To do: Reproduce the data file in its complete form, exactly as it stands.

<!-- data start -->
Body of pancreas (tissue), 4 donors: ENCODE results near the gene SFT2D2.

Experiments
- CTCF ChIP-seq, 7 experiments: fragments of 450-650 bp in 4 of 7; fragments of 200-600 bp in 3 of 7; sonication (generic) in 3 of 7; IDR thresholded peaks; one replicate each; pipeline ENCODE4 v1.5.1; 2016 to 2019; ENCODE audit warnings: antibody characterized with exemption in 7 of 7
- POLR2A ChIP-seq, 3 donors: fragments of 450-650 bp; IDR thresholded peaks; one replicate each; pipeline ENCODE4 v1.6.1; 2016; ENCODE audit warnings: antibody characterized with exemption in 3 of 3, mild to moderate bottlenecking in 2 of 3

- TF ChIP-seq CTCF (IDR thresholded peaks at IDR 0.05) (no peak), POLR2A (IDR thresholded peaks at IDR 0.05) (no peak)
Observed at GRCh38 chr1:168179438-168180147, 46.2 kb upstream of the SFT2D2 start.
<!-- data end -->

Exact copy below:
Body of pancreas (tissue), 4 donors: ENCODE results near the gene SFT2D2.

Experiments
- CTCF ChIP-seq, 7 experiments: fragments of 450-650 bp in 4 of 7; fragments of 200-600 bp in 3 of 7; sonication (generic) in 3 of 7; IDR thresholded peaks; one replicate each; pipeline ENCODE4 v1.5.1; 2016 to 2019; ENCODE audit warnings: antibody characterized with exemption in 7 of 7
- POLR2A ChIP-seq, 3 donors: fragments of 450-650 bp; IDR thresholded peaks; one replicate each; pipeline ENCODE4 v1.6.1; 2016; ENCODE audit warnings: antibody characterized with exemption in 3 of 3, mild to moderate bottlenecking in 2 of 3

- TF ChIP-seq CTCF (IDR thresholded peaks at IDR 0.05) (no peak), POLR2A (IDR thresholded peaks at IDR 0.05) (no peak)
Observed at GRCh38 chr1:168179438-168180147, 46.2 kb upstream of the SFT2D2 start.